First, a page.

Russ and Evans then take their readers county by county, showing them safes of the Shenandoah Valley, pointing out the various patterns used by the tinsmiths such as tobacco leaves, urns, stars, circles, fylfots, houses, churches, the alphabet, flowering plants, rosettes, fans, eagles, diamonds, and scrolls, a vocabulary of design related to quilt patterns and pressed into pattern glass. The forms range from a large sideboard to a small tabletop storage case and a breadbox, but most of them are two-door cupboards raised off the floor on turned or tapered legs. One from Shenandoah County has an open-top cupboard, and several have drawers, including one from the pottery-making Bell family of Strasburg, Virginia, that has tins with fylfot designs and a backsplash on the top. Sometimes open-top cupboards and built-in cupboards were fitted with punched-tin paneled doors. Some have tins painted blue or green, the more common colors; one with red tins is illustrated, and a few pictured appear to have a yellow wash. The illustrations should make it possible for owners of Shenandoah safes to identify where in the valley they were made, although a magnifier may be necessary to see details.

 The kitchen safe period ended at the turn of the 20th century. Large furniture factories in the North and Midwest manufactured inexpensive furniture, constructed in sections for easy shipment and assembly at their retail destinations. The Hoosier kitchen cabinet with its compartmentalized storage system provided homemakers with a way of organizing their kitchen, and the demand for locally made food safes waned. In rural areas of the Shenandoah Valley old ways continued longer. In Brocks Gap in northwestern Rockingham County, Virginia, Philip Franklin Baker (1859-1935) made more than 20 storage safes in the style of the 19th century into the 1930s. Many of them were made for the people for whom he had built houses. Most are oak and white or pitch pine, and occasionally he used poplar and yellow pine. They all have cutout galleries applied to the top, joined with nails, and upper drawers that overhang slightly in the Empire manner. They all have two hinged doors with three inset punched-tin panels and solid ends. Some have cutout skirts, and their tall feet are extensions of the case corners with cutout brackets. Some are signed and dated. One was made for the occasion of a wedding. Baker used manufactured punched-tin panels in three different patterns. The authors located Baker’s shop and recovered some woodworking templates. His attractive safes are a fitting end to the tradition of a family craft tradition.

In summary, the ventilated food safe, called the closet safe by one maker, is uniquely American, a product of the combined skills of craftsmen from various ethnic groups, and was embraced by Virginians in various socioeconomic levels of society. They were made as early as 1810-20, and in less than a quarter of a century, many houses throughout the valley had a safe. Even though the authors collected advertisements for safes, they never found a signed safe that they could attribute to any of the cabinetmakers who had advertised.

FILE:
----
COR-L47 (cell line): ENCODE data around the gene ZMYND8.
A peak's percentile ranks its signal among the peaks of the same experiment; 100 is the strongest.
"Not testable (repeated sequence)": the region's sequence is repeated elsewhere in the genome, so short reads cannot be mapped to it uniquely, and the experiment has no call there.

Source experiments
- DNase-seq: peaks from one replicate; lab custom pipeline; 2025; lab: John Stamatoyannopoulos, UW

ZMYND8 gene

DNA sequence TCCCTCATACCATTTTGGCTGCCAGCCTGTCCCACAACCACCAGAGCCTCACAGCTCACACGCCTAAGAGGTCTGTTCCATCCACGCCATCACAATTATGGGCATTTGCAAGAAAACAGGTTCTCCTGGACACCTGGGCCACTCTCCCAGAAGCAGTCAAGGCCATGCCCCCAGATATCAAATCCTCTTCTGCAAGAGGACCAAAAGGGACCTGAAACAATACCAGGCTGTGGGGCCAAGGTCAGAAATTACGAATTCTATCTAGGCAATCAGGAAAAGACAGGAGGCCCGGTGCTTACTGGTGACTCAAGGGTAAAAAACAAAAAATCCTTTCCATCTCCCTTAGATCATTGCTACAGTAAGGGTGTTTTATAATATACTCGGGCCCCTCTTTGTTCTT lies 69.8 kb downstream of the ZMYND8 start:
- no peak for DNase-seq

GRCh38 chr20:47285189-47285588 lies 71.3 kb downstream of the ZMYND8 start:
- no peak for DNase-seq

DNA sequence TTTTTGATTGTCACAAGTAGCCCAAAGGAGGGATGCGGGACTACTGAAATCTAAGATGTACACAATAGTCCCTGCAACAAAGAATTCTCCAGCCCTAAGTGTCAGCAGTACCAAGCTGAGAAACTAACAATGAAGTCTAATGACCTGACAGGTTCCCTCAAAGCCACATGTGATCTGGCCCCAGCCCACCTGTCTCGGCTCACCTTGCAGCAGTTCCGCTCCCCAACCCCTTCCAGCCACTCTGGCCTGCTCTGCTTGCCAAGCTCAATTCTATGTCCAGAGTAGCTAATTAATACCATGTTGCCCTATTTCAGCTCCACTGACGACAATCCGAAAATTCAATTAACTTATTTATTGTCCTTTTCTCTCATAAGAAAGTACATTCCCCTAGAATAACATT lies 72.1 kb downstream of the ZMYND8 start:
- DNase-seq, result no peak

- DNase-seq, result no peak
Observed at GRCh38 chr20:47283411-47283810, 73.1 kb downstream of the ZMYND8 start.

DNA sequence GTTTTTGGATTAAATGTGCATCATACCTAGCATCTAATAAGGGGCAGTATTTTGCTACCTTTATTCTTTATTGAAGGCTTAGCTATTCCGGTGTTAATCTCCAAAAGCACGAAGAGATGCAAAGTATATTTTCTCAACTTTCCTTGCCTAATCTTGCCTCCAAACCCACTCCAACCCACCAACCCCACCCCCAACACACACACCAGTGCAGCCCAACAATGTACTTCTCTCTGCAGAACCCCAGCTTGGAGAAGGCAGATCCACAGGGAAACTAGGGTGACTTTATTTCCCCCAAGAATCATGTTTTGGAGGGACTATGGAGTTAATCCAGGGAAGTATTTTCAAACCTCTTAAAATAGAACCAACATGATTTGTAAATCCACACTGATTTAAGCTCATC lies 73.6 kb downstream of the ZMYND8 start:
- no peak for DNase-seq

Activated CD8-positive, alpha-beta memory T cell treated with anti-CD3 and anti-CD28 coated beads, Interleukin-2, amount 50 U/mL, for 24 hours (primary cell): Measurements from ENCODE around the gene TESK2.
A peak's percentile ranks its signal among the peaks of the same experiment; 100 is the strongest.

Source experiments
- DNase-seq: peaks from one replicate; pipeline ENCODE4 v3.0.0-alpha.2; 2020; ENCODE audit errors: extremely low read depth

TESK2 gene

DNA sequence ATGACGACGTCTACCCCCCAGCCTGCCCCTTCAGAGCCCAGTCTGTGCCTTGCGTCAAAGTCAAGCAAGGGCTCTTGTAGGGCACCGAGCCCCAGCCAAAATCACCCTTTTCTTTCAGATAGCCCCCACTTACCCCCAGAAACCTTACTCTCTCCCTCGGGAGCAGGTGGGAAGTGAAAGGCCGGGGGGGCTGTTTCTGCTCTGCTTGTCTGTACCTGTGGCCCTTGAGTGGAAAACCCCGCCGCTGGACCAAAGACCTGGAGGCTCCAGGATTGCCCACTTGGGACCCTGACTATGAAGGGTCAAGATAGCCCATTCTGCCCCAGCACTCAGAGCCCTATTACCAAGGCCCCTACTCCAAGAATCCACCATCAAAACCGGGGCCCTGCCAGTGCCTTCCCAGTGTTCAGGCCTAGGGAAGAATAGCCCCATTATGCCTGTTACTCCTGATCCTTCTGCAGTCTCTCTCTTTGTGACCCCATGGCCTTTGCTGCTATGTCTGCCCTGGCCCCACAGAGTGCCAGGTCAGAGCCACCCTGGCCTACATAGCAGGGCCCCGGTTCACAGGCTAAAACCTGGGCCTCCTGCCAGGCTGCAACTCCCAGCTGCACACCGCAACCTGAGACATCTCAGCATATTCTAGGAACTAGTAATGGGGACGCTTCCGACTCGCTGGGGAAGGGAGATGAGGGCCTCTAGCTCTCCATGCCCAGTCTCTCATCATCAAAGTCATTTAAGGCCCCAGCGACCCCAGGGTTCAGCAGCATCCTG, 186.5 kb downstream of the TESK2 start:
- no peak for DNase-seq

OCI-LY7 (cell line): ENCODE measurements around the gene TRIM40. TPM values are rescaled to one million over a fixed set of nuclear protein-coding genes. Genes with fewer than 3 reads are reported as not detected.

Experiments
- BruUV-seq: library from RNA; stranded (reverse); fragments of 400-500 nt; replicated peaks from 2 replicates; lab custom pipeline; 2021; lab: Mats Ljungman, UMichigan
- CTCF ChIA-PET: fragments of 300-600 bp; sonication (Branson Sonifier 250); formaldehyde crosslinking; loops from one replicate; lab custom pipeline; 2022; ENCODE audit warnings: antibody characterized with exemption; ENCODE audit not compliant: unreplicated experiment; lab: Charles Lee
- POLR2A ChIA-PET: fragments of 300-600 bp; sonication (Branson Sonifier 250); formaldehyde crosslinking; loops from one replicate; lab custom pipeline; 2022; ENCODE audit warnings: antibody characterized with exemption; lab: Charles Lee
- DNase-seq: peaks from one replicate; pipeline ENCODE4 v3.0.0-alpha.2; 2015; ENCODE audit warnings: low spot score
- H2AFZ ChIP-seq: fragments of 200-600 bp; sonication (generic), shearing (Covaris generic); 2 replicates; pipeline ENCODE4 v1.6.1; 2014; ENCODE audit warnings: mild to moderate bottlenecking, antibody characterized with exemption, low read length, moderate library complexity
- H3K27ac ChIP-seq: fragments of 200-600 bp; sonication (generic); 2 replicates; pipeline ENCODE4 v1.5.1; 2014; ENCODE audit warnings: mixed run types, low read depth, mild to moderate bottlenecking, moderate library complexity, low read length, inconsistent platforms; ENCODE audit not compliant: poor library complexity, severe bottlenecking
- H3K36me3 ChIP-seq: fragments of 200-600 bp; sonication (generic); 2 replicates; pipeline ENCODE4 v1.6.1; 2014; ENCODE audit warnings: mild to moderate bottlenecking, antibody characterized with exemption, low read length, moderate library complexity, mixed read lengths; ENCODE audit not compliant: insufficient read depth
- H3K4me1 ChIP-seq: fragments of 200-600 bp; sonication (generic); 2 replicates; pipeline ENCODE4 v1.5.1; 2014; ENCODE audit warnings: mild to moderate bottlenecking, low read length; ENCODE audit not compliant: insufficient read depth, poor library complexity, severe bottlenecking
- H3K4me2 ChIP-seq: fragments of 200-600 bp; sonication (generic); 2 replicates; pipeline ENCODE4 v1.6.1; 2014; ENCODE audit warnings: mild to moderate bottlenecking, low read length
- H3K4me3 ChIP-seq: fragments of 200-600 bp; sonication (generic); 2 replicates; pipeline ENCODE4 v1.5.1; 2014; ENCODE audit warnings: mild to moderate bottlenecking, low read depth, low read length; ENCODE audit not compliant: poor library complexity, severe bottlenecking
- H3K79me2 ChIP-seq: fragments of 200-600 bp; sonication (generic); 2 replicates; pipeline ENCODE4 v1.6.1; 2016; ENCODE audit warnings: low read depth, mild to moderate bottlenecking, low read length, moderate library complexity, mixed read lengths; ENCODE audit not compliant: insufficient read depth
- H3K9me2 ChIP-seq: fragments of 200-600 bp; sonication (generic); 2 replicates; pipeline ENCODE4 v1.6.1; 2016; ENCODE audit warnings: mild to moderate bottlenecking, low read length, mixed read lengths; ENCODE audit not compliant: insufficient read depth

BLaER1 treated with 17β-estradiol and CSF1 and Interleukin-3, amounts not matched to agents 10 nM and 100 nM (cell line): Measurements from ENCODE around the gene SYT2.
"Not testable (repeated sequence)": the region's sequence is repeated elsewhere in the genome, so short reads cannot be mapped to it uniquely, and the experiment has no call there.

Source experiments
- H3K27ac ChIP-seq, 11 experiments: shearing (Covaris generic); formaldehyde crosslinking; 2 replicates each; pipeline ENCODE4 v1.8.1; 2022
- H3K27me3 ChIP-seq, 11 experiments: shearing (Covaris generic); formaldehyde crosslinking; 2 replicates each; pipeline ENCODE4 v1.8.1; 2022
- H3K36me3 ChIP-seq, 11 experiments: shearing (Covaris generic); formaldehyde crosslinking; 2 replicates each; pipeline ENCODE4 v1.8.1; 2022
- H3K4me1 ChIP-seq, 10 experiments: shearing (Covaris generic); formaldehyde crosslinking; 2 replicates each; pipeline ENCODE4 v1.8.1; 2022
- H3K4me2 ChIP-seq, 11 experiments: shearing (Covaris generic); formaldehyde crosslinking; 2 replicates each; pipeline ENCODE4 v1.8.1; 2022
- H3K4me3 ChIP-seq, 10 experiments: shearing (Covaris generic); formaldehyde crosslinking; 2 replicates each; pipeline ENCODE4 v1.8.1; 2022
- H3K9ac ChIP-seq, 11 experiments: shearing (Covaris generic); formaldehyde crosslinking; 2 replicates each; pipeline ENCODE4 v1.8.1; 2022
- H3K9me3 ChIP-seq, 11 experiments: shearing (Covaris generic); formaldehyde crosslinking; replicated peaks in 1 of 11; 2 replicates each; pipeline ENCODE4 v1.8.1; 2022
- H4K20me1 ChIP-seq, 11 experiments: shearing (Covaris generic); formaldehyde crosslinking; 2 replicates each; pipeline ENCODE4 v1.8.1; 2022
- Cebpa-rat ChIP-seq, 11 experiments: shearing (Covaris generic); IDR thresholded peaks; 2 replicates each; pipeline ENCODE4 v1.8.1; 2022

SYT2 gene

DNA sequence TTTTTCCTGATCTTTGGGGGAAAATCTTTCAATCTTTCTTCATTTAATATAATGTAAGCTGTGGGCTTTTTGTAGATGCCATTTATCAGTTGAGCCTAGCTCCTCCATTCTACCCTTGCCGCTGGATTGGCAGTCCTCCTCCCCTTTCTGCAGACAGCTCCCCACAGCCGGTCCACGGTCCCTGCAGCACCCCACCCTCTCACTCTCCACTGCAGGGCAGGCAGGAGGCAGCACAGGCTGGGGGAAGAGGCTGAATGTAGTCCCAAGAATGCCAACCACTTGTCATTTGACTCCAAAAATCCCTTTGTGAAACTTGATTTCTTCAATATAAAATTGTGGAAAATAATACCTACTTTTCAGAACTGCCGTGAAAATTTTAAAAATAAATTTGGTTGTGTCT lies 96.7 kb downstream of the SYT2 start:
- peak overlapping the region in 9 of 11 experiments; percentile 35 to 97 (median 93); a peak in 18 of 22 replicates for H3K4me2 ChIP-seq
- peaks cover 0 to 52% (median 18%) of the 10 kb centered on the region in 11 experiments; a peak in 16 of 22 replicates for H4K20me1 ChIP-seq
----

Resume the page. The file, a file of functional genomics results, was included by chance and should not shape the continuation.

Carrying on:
In time, the common-form safe with 12 tins and two drawers moved from the kitchen to the dining room and parlor. Some of these later safes have lightly punched designs, suggesting that ventilation became important only as decoration. Some safes have grooved shelves for plates, and others are compartmentalized for storage of dishes and cutlery. A portable breadbox safe and a small one-door tabletop safe are illustrated, as are some unusually tall safes and some very wide ones. New technologies brought speed in production, and improved rail transportation brought factory-made furniture from the Midwest into the valley beginning in the late 1850s. During the Civil War many cabinet shops closed, and craftsmen went to battle. When standard safes could be ordered from catalogs, local makers simplified and standardized their designs. Factory-made tins were available. By the 1870s most cabinet shops became retail outlets.

The Virginia Safe Project, its exhibition, seminars, and catalog have made known that the patterned punched-tin panels on cupboard doors were an adaptation by German Americans who settled in the valley. The furniture form spread to other cultural groups during the first three quarters of the 19th century. The Germans favored hearts and flowers; the Scots-Irish liked buildings and political themes. We now know that safes, kitchen safes, food safes, parlor safes, and closet safes were not called pie safes until the 1920s; the term pie safe is documented with advertisements of goods for public sale in 1926, 1927, and 1929. The authors claim that the safe tradition lived longer in the valley than in other parts of the country, and their research continues in other regions of the Commonwealth of Virginia.

It is nice to have all this research about Shenandoah Valley safes in one place with ample footnotes, but the book could use a good editor. It is repetitious and wordy, and many of the images are small and hard to see to make attributions. The paperback format is lightweight and convenient but poorly bound; my copy is falling apart.


Originally published in the December 2017 issue of Maine Antique Digest. © 2017 Maine Antique Digest